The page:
One of the popular topics of conversation in the Twitterverse has become upgrading the catcher position moving into 2015. Without question, incumbent Welington Castillo has not had the type of season that we all would have liked, which is to say he has not emphatically made himself a core piece moving forward.
Welington Castillo has been a middle of the road catcher this season. Among NL catchers with 350 plate appearances, he is 8th in fWAR. Going back to the beginning of 2013, though, he leads NL catchers in runs saved with 25, although 19 of them came last season. He is younger than most of the elite catchers, though, as he will turn 28 just as the 2015 season is starting. Welington may never turn into an All-Star catcher, but at his current cost (entering his first year of arbitration), his production offers value, and does not make a massive upgrade a pressing need. In reality, supplementing Castillo may be a better option, although, it is not clear how easy that will be to do.
This year’s 1st round pick, Kyle Schwarber, is going to attempt to stick behind the plate, but his arrival is off in the distance and his chances of remaining a catcher are still up in the air. Currently, the three catchers on the 40 man roster are Castillo, John Baker, and Rafael Lopez. Baker is a 33 year old journeyman, up and down catcher who most made a name for himself by pitching a scoreless inning and scoring the winning run in what will likely be known as the “Fiesta Forever Game.” The most likely result for him is being non-tendered this winter and possibly being brought back on a minor league contract to serve as catching depth. By all accounts, he is well liked and well respected within the confines of the clubhouse, so there is some reason to bring him back. Lopez is a rookie, who has only appeared in a handful of MLB games. Between AA Tennessee and AAA Iowa this year, though, he did hit .290/.393/.386.
The free agent class of catchers this year is headlined by Pirates’ Catcher, Russell Martin. He is an upgrade over Welington Castillo, to be sure. In fact, he is a clear upgrade over just about every catcher not named Buster Posey, Yadier Molina, and Jonathan Lucroy. While there are a lot of good arguments to be made for adding a player like Martin to a line-up that will feature a number of young hitters, there are other some drawbacks to consider. Martin will turn 32 just before the 2015 season, so his excellent 2013 and 2014 seasons with the Pirates will likely be followed with the regression that comes with Father Time’s perfect record against athletes. When coupled with cost, Martin should at least force the Cubs to pause and wonder if he is worth the eight figure average annual value he will command. If he can be signed for three years and a salary of around $10M, he may be a worthy addition. Beyond that, in both years and dollars, he has the potential to turn into another albatross contract that the Cubs just spent three years working diligently to rid themselves of.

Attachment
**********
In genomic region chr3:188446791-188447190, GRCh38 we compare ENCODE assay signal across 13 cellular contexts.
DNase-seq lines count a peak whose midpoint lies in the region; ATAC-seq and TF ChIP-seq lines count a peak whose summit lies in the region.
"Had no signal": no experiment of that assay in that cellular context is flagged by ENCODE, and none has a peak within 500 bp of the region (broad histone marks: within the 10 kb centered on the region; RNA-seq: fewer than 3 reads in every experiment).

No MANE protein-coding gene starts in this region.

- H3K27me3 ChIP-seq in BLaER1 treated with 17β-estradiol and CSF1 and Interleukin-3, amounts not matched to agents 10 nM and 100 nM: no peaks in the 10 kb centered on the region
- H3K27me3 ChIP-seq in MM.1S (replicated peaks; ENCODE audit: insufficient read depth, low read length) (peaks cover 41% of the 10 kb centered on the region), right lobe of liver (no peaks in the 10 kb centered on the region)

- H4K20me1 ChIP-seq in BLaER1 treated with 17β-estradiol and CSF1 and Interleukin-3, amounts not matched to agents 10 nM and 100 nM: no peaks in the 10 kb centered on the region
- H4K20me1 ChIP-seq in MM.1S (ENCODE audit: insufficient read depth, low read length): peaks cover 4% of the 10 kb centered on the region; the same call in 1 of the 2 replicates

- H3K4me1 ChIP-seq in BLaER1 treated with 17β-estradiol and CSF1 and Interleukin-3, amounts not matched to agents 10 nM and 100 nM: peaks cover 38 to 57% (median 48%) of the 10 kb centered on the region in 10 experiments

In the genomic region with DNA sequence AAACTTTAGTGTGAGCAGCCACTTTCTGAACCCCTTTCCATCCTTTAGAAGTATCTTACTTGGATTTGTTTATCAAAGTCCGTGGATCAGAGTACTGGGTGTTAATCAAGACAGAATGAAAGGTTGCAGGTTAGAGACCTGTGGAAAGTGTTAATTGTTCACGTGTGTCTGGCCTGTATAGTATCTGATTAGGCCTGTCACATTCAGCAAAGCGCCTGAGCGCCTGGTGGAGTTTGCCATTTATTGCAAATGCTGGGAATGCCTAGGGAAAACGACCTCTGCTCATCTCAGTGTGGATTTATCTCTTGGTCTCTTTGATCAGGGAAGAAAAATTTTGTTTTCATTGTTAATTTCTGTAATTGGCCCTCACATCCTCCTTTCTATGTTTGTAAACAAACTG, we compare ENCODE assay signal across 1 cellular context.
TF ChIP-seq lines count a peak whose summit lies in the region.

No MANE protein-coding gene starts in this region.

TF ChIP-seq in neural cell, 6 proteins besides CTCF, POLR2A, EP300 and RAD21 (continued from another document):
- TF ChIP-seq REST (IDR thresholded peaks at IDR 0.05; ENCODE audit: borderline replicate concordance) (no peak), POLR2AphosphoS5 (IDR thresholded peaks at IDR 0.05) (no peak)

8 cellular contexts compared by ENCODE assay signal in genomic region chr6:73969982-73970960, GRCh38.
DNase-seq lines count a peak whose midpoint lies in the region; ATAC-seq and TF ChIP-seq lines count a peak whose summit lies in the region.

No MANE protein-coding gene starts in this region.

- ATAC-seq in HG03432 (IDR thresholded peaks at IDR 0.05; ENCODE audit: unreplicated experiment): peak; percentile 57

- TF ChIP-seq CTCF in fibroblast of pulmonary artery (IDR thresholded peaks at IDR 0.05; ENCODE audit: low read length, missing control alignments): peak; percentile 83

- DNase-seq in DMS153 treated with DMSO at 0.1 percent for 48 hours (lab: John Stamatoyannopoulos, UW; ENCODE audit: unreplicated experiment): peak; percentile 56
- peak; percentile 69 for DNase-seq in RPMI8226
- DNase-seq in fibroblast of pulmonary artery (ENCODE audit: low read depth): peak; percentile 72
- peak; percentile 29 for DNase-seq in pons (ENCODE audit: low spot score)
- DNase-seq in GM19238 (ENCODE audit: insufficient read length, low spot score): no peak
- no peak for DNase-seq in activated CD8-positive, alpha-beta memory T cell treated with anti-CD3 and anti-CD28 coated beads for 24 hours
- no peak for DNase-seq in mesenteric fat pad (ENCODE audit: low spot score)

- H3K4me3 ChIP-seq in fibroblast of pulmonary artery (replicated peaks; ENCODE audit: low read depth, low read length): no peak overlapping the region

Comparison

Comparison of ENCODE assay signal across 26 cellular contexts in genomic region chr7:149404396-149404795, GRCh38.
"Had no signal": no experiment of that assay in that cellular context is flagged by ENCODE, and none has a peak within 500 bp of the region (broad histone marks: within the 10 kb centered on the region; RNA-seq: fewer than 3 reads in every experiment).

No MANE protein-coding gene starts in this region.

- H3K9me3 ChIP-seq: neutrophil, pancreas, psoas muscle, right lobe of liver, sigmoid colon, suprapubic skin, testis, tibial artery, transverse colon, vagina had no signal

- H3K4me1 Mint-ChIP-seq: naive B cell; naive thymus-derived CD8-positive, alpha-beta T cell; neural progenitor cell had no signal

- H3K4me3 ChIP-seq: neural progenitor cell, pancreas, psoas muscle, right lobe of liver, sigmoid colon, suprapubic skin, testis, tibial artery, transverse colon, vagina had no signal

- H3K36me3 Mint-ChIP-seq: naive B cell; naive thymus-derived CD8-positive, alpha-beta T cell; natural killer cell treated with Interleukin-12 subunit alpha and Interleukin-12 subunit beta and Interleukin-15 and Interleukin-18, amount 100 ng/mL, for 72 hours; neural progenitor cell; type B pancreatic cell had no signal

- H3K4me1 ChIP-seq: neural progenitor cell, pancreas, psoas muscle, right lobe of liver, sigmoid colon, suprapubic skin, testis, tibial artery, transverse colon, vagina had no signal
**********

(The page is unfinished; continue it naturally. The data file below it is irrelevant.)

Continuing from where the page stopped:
One option to supplement the position is to trade for a veteran catcher. While names around Twitter include Miguel Montero and Brian McCann, it would be difficult to envision either of these players being acquired for a number of reasons. First, their teams will probably demand a legitimate prospect for these players if they’re going to eat any substantial portion of their inflated salaries. McCann can be ruled out almost immediately for the additional reason of having a full no trade clause. The current front office does not give those clauses in new contracts, so it would be a safe bet they would not want to trade for one… and $17M per year through 2018 doesn’t help, either. Montero is signed through 2017, with salaries of $12M in 2015 and $14M in both 2016 and 2017. Three years and $40M for an aging catcher on the decline is a terrible use of salary cap flexibility. Considering the Cubs were unwilling to resign Dioner Navarro after 2013 when he got 2 years and $8M, it is massively unlikely they add a $40M platoon catcher. The financial cost also does not address the cost of acquiring him. Any team interested in acquiring him would have to absorb his contract or deal away legitimate prospect or more for the Diamondbacks to eat some of the salary. Neither of these players make sense for those reasons, even if they do meet some of the criteria the Cubs made be looking for.
The realistic and likely course of action is the course the Cubs have taken the past few seasons. Attempting to find a veteran catcher who has been non-tendered or released, like Dioner Navarro, George Kottaras, or John Baker the past two off-seasons. It remains unclear who will be available among those options, but should be a point of interest when the season ends. Another possibility is that the Cubs move into 2015 with either Baker or Lopez as Castillo’s alternate. If the free agent pool of catchers remains thin, the Cubs do not seek to pay big money for Martin or trade for an established catcher, the status quo may be the default result. That may also be the best option, if the Cubs genuinely believe Castillo is good enough to be the catcher moving forward. In any event, it is unlikely that we see much change in the position this off-season, with Welington Castillo being the incumbent with an inexpensive, (likely) left-handed, veteran compliment.